[vi] Steve Sussman, Nadra Lisha, and Mark Griffiths, “Prevalence of the Addictions: A Problem of the Majority or the Minority?” Evaluation & the Health Professions, 34 (2011): 3-56. DOI: 10.1177/0163278710380124
[vii] Marilyn Freimuth, Sandy Moniz, and Shari R. Kim, “Clarifying Exercise Addiction: Differential Diagnosis, Co-occurring Disorders, and Phases of Addiction,” International Journal of Environmental Research and Public Health, 8, no. 10 (2011): 4069-4081. DOI: 10.3390/ijerph8104069
[viii] Alicia D’Souza, Annalisa Bucchi, Anne Berit Johnsen, Sunil Jit R.J. Logantha, Oliver Monfredi, Joseph Yanni, Sukhpal Prehar, George Hart, Elizabeth Cartwright, Ulrik Wisloff, Halina Dobryznski, Dario DiFrancesco, Gwilym M. Morris, and Mark R. Boyett, “Exercise training reduces resting heart rate via downregulation of the funny channel HCN4,” Nature Communications, 5 (2013): 3775. DOI: 10.1038/ncomms4775.
[ix] James H. O'Keefe, Harshal R. Patil, Carl J. Lavie, Anthony Magalski, Robert A. Vogel, Peter A. McCullough, “Potential Adverse Cardiovascular Effects From Excessive Endurance Exercise,” Mayo Clinic Proceedings, 87, no. 6 (2012): 587–595. DOI: 10.1016/j.mayocp.2012.04.005
[x] Harshal R. Patil, James H. O’Keefe, Carl J. Lavie, Anthony Magalski, Robert A. Vogel, and Peter A. McCullough, “Cardiovascular damage resulting from chronic excessive endurance exercise,” Molecular Medicine, 109, no. 4 (2012): 312-21.
[xi] Heather A. Slay, Jumi Hayaki, Melissa A. Napolitano, and Kelly D. Brownell. “Motivations for running and eating attitudes in obligatory versus nonobligatory runners,” International Journal of Eating Disorders, 23, no. 3 (1988): 267-275.
[xii] Michelle J. Blaydon and Koenraad J. Lindner, “Eating Disorders and Exercise Dependence in Triathletes,” Eating Disorders: The Journal of Treatment & Prevention, 10, no. 1 (2002): 49-60. DOI: 10.1080/106402602753573559.
[xiii] Heather A. Hausenblas and Danielle Symons Downs, “How Much is Too Much? The Development and Validation of the Exercise Dependence Scale,” Psychology & Health, 17, no. 4 (2002): 387-404. DOI: 10.1080/0887044022000004894
[xiv] Kent C. Berridge, Terry E. Robinson, and J. Wayne Aldridge, “Dissecting components of reward: ‘liking’, ‘wanting’, and learning,” Current Opinion in Pharmacology, 9, no. 1 (2009): 65-73. DOI: 10.1016/j.coph.2008.12.014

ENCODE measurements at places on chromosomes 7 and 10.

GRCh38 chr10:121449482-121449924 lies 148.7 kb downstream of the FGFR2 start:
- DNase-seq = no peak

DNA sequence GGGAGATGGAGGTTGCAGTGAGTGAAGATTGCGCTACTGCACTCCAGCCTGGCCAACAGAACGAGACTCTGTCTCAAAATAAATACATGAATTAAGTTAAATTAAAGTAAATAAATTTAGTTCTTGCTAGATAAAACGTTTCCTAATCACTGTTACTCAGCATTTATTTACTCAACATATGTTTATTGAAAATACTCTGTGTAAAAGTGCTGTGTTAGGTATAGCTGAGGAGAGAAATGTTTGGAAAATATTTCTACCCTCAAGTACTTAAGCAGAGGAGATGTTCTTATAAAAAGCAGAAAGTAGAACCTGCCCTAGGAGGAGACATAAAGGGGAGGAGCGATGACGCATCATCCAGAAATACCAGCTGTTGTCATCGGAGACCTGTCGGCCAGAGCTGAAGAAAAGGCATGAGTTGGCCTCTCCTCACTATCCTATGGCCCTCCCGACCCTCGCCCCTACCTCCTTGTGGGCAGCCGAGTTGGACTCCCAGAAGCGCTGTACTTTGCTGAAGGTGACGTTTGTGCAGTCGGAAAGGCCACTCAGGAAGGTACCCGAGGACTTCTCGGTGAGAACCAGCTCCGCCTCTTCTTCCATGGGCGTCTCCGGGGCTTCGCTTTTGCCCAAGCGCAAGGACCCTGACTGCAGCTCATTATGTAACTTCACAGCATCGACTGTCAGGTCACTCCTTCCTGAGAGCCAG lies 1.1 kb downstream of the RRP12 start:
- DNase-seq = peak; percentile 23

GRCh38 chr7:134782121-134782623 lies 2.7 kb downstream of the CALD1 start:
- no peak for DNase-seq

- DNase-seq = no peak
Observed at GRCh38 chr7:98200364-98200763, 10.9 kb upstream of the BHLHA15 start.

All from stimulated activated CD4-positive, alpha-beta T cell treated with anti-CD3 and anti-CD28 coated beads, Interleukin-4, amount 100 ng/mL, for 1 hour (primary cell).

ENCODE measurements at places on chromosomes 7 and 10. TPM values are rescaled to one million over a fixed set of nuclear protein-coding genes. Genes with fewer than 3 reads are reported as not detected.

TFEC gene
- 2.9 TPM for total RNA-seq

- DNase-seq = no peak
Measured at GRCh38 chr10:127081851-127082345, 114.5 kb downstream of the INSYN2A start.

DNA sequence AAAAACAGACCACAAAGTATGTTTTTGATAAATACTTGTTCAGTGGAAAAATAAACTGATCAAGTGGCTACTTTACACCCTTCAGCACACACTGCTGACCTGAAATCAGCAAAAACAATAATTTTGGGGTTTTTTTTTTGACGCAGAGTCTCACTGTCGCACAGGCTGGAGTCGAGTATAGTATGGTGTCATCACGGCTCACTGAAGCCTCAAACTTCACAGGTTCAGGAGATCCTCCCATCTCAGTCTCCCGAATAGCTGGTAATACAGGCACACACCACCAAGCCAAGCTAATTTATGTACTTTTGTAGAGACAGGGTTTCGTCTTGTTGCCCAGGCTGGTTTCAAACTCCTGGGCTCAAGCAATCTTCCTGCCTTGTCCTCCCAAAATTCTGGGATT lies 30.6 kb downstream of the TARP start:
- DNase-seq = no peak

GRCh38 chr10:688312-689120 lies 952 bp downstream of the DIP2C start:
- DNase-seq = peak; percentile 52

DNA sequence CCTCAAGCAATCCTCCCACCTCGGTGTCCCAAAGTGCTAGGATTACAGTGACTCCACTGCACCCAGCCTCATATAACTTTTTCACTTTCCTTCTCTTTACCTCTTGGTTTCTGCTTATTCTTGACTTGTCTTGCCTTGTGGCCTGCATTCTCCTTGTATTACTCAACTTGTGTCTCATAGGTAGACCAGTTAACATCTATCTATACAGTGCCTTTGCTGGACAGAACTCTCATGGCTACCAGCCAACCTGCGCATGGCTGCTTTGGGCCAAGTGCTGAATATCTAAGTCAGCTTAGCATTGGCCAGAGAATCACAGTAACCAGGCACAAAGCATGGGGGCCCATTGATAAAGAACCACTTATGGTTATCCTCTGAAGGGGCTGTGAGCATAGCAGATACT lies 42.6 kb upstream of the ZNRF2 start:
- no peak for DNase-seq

[xv] Josephine Y. Chau, Anne C. Grunseit, Tien Chey, Emmanuel Stamatakis, Wendy J. Brown, Charles E. Matthews, Adrian E. Bauman, and Hidde P. van der Ploeg, “Daily Sitting Time and All-Cause Mortality: A Meta-Analysis,” PLoS One, 8, no. 11 (2013): e80000. DOI: 10.1371/journal.pone.0080000
[xvi] Catherine R. Mikus, Douglas J. Oberlin, Jessica L. Libla, Angelina M. Taylor, Frank W. Booth, and John P. Thyfault, “Lowering physical activity impairs glycemic control in healthy volunteers,” Medicine and Science in Sports and Exercise, 44, no. 2 (2012): 225-31. DOI: 10.1249/MSS.0b013e31822ac0c0.
[xvii] F. C. Bijnen, C.J. Caspersen, and W.L. Mosterd, “Physical inactivity as a risk factor for coronary heart disease: a WHO and International Society and Federation of Cardiology position statement,” Bulletin of the World Health Organization, 72, no. 1 (1994): 1-4.
[xviii] Kirsi H Pietiläinen, Jaakko Kaprio, Patrik Borg, Guy Plasqui, Hannele Yki-Järvinen, Urho M. Kujala, Richard J Rose, Klaas R Westerterp, and Aila Rissanen, “Physical inactivity and obesity: A vicious circle,” Obesity, 16, no. 2 (2008): 409-414. DOI: 10.1038/oby.2007.72.
[xix] Arnaud Merglen, Aline Flatz, Richard E. Bélanger, Pierre-André Michaud, and Joan-Carles Suris, “Weekly sport practice and adolescent well-being,” Archives of Disease in Childhood, 99 (2013): 208-210. DOI: 10.1136/archdischild-2013-303729